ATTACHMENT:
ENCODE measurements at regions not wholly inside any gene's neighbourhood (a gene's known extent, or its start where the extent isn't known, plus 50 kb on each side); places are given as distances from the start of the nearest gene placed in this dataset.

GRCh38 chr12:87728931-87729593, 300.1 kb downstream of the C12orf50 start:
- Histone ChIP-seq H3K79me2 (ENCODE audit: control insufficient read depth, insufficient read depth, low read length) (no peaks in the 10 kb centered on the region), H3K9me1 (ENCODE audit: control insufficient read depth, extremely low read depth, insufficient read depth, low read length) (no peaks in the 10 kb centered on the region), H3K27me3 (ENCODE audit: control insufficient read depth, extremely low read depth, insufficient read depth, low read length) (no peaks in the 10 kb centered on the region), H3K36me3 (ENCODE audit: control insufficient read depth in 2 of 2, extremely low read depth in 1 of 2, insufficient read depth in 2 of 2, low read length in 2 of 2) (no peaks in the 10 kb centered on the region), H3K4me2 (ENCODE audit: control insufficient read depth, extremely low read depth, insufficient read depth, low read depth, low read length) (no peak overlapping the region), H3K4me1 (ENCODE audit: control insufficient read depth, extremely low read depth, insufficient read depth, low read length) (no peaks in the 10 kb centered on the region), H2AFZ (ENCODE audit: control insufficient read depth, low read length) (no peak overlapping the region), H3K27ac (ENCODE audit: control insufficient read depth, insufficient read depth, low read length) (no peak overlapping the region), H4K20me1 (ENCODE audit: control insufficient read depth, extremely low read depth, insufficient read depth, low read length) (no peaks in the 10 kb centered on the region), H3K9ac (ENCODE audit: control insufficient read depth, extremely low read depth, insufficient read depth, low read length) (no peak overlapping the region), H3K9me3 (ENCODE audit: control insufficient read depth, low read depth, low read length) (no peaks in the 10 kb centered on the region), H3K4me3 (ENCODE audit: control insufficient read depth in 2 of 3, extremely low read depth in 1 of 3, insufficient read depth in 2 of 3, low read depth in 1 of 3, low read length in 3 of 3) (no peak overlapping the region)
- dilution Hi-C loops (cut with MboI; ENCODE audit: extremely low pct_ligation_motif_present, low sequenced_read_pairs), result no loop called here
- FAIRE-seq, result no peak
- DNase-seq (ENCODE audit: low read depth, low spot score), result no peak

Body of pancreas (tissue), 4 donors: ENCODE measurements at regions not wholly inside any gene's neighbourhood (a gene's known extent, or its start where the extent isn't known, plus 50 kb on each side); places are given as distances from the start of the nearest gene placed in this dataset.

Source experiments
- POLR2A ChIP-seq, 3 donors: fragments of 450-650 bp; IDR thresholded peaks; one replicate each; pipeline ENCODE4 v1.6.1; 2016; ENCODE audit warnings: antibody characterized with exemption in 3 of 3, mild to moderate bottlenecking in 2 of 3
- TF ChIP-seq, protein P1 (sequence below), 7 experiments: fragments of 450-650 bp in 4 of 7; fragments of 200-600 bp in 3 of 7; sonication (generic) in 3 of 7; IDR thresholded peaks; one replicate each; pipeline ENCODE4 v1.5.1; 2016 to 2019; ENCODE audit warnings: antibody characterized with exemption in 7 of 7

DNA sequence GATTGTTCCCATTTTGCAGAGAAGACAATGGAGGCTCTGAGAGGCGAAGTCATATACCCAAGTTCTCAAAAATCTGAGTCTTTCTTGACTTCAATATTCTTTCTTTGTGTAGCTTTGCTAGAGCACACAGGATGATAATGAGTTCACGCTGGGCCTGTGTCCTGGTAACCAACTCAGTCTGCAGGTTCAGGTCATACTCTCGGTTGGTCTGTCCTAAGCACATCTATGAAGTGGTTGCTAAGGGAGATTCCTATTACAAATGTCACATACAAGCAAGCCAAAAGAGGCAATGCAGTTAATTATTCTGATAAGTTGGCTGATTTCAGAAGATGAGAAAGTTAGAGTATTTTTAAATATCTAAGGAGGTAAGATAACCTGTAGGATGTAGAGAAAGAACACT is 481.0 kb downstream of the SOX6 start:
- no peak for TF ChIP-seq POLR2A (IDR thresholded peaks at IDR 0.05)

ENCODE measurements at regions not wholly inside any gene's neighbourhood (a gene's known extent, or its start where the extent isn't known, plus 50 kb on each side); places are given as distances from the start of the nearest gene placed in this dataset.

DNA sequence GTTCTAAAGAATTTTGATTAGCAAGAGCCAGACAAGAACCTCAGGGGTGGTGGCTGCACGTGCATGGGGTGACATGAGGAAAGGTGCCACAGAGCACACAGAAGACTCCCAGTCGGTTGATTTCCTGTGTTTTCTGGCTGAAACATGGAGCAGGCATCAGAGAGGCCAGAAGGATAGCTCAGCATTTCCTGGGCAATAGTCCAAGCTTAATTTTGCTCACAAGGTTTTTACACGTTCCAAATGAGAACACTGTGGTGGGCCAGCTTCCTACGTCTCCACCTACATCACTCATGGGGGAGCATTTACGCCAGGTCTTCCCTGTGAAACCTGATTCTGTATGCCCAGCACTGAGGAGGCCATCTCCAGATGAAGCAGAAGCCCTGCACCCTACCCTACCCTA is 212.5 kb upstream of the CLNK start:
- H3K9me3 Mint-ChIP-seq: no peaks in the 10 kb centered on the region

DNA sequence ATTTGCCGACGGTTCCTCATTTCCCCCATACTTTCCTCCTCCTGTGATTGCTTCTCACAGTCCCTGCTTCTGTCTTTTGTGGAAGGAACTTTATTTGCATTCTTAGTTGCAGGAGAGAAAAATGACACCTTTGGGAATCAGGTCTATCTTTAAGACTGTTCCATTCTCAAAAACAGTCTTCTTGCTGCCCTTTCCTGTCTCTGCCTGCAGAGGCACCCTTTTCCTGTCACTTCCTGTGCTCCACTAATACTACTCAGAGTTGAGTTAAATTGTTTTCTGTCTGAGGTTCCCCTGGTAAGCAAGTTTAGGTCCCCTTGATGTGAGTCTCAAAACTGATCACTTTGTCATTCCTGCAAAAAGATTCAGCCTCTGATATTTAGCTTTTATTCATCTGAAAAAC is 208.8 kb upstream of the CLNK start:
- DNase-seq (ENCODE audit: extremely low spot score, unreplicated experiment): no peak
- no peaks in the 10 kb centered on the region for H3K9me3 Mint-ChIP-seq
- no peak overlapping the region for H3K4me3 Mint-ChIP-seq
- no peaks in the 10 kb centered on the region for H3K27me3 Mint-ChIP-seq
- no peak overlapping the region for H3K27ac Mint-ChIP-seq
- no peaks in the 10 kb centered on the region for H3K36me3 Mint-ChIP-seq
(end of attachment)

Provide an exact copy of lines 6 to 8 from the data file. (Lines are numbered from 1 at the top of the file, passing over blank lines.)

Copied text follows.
- DNase-seq (ENCODE audit: low read depth, low spot score), result no peak

Body of pancreas (tissue), 4 donors: ENCODE measurements at regions not wholly inside any gene's neighbourhood (a gene's known extent, or its start where the extent isn't known, plus 50 kb on each side); places are given as distances from the start of the nearest gene placed in this dataset.

Source experiments